Sound good so far?  Let’s double down and talk more about the Return on Investment (ROI) you’ll see from making a successful investment in product.

New Revenue Stream

If you are successful with discovery, design and ultimately the build phase of bringing your product to market, you are set to provide a lot of value for your clients.  Providing this value to your clients means you’ll now have a major opportunity to create a new revenue stream for your professional services firm.  Only this time, the solution will scale efficiently and effectively.  This means higher margins due to lower costs through a simpler solution delivery process.

As we reviewed in the previous section, a key advantage you have as a professional service provider is that you already have access to your internal team and clients to get the discovery data you need to influence critical decisions in the process.  We’ll also be leveraging these relationships to design a pilot for your future product.  This is a dedicated phase of early access provided to your product for key clients that need the solution.

A successful pilot phase is critical to truly validate the product experience you’ve designed for your clients.  Assuming the pilot goes well, you will also have an opportunity to capture what I refer to as social proof.  Social proof is an example of how your product has been able to solve a specific client problem.  Written in story format, or a case study, social proof is incredibly powerful for connecting dots for visitors on your website who are thinking about purchasing your product.  Seeing how your product has helped others makes it easier for prospects to better understand what your product can do for them.

We’re going to talk more about designing pricing for your product later in this article, but before we get to that, I want to talk more about other revenue-generating opportunities you may wish to explore.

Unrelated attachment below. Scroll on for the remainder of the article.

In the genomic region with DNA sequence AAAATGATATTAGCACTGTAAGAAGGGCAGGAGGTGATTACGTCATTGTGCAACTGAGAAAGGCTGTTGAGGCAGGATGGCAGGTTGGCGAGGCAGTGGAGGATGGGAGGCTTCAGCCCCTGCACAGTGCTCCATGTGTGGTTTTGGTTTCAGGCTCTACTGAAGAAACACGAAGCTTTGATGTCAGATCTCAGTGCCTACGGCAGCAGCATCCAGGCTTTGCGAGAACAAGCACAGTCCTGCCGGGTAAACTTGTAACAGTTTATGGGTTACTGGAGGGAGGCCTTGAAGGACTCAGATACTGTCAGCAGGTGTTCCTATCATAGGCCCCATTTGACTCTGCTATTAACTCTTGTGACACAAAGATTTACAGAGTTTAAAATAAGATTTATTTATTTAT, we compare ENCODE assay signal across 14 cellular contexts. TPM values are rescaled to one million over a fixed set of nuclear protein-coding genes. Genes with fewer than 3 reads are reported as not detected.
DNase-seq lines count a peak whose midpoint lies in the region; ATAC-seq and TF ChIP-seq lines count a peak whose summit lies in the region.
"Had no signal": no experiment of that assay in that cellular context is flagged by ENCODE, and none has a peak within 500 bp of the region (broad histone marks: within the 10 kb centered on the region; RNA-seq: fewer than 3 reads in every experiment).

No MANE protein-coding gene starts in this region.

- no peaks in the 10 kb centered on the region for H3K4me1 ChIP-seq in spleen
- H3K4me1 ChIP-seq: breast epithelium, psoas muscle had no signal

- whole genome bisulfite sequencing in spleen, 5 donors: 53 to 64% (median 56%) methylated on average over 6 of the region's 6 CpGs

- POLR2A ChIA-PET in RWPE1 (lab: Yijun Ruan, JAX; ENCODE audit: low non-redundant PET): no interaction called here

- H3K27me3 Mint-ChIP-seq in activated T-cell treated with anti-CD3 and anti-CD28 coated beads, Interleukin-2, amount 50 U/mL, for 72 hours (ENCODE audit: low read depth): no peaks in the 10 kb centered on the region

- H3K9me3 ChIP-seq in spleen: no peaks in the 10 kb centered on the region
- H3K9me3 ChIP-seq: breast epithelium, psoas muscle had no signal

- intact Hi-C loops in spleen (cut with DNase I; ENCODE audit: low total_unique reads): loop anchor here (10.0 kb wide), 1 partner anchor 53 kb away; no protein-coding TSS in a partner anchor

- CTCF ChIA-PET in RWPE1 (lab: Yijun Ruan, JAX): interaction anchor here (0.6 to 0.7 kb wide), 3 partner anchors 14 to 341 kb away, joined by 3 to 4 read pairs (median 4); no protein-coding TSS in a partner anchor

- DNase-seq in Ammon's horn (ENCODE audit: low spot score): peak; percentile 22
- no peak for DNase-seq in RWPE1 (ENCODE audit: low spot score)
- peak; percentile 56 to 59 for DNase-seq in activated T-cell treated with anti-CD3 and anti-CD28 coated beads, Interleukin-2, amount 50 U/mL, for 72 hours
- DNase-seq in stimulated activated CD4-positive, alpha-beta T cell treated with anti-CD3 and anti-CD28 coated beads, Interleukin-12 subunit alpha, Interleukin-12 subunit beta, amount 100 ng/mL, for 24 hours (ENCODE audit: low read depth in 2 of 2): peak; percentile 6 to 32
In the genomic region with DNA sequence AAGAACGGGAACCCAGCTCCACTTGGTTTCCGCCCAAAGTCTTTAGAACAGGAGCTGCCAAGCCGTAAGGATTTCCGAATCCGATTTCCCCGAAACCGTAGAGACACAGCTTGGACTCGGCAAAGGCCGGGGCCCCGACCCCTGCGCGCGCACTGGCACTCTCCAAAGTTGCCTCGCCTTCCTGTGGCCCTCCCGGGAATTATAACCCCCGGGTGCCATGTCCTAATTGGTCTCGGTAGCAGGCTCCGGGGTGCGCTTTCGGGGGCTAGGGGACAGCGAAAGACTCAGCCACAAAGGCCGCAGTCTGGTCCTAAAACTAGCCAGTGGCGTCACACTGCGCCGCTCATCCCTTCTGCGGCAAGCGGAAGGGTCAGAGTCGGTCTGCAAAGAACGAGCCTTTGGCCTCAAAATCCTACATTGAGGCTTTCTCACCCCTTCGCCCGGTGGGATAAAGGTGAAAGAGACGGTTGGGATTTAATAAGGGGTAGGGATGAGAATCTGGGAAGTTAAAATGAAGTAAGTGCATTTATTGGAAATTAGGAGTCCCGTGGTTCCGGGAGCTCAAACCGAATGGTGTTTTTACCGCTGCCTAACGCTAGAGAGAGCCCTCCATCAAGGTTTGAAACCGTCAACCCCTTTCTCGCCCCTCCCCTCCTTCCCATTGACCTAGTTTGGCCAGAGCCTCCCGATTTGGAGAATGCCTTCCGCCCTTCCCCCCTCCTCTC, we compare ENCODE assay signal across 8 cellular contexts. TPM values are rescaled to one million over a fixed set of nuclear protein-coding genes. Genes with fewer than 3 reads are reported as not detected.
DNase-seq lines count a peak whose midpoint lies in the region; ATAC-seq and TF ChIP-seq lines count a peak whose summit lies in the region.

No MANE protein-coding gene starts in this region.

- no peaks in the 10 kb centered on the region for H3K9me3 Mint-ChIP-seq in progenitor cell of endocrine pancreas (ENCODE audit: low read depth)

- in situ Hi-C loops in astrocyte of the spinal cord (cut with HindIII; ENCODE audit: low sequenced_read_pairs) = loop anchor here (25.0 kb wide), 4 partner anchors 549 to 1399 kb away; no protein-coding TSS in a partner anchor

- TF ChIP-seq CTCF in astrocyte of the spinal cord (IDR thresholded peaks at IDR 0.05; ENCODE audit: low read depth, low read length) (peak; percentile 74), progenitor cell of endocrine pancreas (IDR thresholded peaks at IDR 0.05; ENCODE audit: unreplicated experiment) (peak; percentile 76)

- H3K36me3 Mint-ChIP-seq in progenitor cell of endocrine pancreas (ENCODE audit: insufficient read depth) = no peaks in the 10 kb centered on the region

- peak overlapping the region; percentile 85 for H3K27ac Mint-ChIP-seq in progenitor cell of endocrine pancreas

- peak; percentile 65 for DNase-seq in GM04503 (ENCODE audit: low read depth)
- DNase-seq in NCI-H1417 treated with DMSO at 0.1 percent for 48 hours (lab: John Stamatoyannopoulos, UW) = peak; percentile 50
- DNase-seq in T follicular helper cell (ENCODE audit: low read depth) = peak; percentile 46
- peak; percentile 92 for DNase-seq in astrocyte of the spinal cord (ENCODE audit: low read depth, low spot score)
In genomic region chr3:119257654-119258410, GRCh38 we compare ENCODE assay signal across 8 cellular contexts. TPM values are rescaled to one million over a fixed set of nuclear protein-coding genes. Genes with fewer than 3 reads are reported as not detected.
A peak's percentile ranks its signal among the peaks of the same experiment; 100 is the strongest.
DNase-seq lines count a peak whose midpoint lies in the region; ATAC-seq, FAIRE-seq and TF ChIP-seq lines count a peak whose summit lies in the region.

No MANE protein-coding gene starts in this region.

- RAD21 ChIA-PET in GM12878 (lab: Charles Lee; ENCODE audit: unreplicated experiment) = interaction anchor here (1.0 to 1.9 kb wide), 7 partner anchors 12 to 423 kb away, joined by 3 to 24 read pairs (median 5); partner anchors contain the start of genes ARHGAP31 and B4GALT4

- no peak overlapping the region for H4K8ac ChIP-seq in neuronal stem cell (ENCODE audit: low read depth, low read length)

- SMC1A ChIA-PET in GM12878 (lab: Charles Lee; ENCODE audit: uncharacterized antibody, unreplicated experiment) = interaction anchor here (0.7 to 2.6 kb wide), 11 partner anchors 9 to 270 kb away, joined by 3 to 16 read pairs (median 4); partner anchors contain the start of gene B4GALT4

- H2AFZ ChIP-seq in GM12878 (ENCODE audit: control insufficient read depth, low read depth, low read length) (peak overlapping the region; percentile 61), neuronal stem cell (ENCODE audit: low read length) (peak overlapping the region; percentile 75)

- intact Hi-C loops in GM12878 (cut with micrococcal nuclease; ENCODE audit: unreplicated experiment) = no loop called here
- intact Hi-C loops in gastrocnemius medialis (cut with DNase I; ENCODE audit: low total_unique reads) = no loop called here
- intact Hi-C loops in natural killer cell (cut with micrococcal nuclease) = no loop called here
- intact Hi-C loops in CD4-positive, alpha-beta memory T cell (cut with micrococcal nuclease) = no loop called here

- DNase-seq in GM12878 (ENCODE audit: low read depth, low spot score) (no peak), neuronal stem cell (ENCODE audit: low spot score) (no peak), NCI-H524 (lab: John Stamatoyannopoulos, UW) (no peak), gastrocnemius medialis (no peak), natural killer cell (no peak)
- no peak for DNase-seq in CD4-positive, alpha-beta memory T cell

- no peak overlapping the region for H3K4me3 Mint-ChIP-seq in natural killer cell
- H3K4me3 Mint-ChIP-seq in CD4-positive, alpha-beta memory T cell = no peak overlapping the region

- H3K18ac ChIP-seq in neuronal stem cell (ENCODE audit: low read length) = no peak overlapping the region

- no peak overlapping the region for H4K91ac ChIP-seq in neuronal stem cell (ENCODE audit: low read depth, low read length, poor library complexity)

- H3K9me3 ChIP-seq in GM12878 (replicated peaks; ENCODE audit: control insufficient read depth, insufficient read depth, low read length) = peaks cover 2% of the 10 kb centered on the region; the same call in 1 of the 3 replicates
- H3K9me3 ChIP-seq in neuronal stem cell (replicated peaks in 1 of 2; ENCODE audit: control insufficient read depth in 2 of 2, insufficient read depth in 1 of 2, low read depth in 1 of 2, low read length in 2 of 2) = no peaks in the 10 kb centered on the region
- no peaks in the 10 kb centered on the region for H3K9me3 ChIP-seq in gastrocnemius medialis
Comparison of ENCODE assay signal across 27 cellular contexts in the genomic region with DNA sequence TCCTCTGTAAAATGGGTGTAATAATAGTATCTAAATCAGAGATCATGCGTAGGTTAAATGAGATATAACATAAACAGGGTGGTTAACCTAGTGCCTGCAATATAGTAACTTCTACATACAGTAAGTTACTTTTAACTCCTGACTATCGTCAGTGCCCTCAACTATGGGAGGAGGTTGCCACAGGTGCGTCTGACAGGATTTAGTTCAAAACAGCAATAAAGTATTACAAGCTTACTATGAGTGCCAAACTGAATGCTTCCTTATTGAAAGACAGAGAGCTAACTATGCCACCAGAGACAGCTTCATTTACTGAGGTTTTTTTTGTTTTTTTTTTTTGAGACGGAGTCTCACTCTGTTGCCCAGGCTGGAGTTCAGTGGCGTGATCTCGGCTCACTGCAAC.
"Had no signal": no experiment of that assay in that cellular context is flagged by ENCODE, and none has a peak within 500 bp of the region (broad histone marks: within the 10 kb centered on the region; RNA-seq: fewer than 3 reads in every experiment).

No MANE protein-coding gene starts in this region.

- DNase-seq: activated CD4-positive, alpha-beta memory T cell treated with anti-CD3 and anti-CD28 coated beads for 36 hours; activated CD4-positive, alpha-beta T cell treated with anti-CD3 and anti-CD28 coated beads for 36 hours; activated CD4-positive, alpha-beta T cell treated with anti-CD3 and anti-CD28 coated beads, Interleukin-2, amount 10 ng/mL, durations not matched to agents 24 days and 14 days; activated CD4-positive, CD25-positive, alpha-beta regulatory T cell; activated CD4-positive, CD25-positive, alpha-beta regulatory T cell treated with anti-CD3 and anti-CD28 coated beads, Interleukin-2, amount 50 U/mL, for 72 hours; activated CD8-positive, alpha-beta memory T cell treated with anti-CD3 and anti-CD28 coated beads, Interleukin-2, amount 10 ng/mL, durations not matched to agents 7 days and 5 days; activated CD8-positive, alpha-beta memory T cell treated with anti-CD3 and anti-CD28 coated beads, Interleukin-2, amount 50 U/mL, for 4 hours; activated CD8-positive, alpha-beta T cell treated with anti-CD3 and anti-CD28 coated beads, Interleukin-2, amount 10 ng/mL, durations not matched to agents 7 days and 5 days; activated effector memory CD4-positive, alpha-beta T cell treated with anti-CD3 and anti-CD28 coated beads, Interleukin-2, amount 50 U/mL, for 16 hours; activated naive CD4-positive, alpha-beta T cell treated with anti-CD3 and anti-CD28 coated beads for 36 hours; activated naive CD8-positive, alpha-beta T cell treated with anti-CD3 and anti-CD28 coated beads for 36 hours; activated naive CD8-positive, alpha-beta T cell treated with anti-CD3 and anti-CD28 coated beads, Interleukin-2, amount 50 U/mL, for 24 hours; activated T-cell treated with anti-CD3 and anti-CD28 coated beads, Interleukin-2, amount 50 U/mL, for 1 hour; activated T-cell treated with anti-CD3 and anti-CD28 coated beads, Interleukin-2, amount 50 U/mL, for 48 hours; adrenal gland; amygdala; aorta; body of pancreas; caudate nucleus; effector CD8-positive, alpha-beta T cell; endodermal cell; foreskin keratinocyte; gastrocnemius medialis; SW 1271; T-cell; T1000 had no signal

White Labeling Your Product

Professional service providers have unique advantages over everyone else that’s looking to be successful in product.  Having a track record of successfully selling services and access to a list of clients makes achieving success in product much easier.  Additionally, there is another advantage that we haven’t talked about yet that you may wish to explore as well – white labeling your future product.

Tip: White labeling means to allow your customers to resell your product under their own brand.

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You see, one of the biggest reasons why building a product in this way typically experiences a higher success rate is because you already have access to some of the data we need.  You just need to know how to access it and what to do with it.  Additionally, you know your clients and industry quite well because you’ve probably been in it for years.  However, one thing you may not know is that other firms like yours are either searching for the solution you just built or can easily be convinced that they need it.

This provides an opportunity to extend the reach of your product by building out a partner network.  This would mean tapping into a greater distribution network to reach clients at a greater level of scale.  Now, the thought of offering value to your competitors’ clients may scare you a tiny bit, but I promise once you see the amount of revenue you are capable of generating that worry will likely fade away rather quickly.  Wouldn’t you rather be the provider of the solution so you can capture this value instead of waiting for them to build a solution of their own?

The bottom line is, professional services firms like yours are experiencing similar challenges.  As such, if you build a solution for your firm, you can sell that solution to other firms like yours as well.

Next, let’s talk about how to successfully design your product around your services.

DON’T Cannibalize Your Services

A unique element of your product plan will be to ensure that your product is designed to complement your services NOT cannibalize them.  We want to maintain (and grow) the success of your professional services as well so it’s important we think about how your product will fit into this picture without causing any type of negative impact to your business.

The best way to do this is to have as clear and distinct criteria as possible to make it easy for your client to understand which solution is ideal for them.  For example, your services should be well suited for more complex situations that require a more customized approach.  Your product, on the other hand, is designed to address a specific challenge comprehensively and efficiently.  Typically speaking, your services are also set at a higher price point than your product.  This adds additional distinction making it even easier to differentiate between the two.